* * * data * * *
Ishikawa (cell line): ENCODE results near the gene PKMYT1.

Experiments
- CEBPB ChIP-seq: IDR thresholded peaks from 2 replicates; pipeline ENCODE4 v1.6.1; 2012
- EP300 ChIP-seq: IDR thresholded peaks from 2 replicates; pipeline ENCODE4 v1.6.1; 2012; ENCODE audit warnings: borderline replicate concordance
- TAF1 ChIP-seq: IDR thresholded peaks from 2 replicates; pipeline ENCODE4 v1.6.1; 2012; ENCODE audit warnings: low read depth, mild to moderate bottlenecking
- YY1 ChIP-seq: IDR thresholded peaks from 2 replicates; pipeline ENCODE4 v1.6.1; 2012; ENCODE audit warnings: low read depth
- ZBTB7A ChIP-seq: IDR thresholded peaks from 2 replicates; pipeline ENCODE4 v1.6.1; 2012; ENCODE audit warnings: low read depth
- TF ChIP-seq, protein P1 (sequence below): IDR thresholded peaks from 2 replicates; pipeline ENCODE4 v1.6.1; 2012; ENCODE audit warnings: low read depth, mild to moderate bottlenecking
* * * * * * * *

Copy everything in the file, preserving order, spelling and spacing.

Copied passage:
Ishikawa (cell line): ENCODE results near the gene PKMYT1.

Experiments
- CEBPB ChIP-seq: IDR thresholded peaks from 2 replicates; pipeline ENCODE4 v1.6.1; 2012
- EP300 ChIP-seq: IDR thresholded peaks from 2 replicates; pipeline ENCODE4 v1.6.1; 2012; ENCODE audit warnings: borderline replicate concordance
- TAF1 ChIP-seq: IDR thresholded peaks from 2 replicates; pipeline ENCODE4 v1.6.1; 2012; ENCODE audit warnings: low read depth, mild to moderate bottlenecking
- YY1 ChIP-seq: IDR thresholded peaks from 2 replicates; pipeline ENCODE4 v1.6.1; 2012; ENCODE audit warnings: low read depth
- ZBTB7A ChIP-seq: IDR thresholded peaks from 2 replicates; pipeline ENCODE4 v1.6.1; 2012; ENCODE audit warnings: low read depth
- TF ChIP-seq, protein P1 (sequence below): IDR thresholded peaks from 2 replicates; pipeline ENCODE4 v1.6.1; 2012; ENCODE audit warnings: low read depth, mild to moderate bottlenecking